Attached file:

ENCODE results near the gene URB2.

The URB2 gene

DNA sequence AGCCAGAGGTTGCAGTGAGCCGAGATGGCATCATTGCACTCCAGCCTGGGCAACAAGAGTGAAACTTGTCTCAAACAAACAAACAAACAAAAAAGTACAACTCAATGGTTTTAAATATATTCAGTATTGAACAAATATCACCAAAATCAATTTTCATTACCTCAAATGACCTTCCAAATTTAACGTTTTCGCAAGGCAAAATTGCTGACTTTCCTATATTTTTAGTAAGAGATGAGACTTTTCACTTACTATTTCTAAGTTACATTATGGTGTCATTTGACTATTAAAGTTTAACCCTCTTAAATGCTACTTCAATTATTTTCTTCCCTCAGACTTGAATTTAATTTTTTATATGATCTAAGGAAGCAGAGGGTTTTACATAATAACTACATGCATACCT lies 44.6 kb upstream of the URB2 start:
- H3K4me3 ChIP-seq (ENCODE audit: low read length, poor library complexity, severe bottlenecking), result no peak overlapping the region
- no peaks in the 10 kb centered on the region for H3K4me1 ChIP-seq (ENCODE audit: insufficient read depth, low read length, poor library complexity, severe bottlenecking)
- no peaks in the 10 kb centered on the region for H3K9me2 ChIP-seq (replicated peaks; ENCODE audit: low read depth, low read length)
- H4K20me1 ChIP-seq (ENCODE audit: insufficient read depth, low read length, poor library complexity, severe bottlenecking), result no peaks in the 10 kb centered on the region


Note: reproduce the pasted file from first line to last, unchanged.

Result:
ENCODE results near the gene URB2.

The URB2 gene

DNA sequence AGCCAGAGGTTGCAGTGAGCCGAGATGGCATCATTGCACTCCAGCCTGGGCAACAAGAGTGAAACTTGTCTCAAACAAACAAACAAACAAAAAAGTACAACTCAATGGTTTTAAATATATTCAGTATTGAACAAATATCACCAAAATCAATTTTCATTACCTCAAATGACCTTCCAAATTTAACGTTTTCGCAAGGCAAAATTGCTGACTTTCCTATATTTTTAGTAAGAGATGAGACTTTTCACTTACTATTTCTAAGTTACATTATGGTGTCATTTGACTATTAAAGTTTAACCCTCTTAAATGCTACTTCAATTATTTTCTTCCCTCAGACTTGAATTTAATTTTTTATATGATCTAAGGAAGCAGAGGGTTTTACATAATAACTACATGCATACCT lies 44.6 kb upstream of the URB2 start:
- H3K4me3 ChIP-seq (ENCODE audit: low read length, poor library complexity, severe bottlenecking), result no peak overlapping the region
- no peaks in the 10 kb centered on the region for H3K4me1 ChIP-seq (ENCODE audit: insufficient read depth, low read length, poor library complexity, severe bottlenecking)
- no peaks in the 10 kb centered on the region for H3K9me2 ChIP-seq (replicated peaks; ENCODE audit: low read depth, low read length)
- H4K20me1 ChIP-seq (ENCODE audit: insufficient read depth, low read length, poor library complexity, severe bottlenecking), result no peaks in the 10 kb centered on the region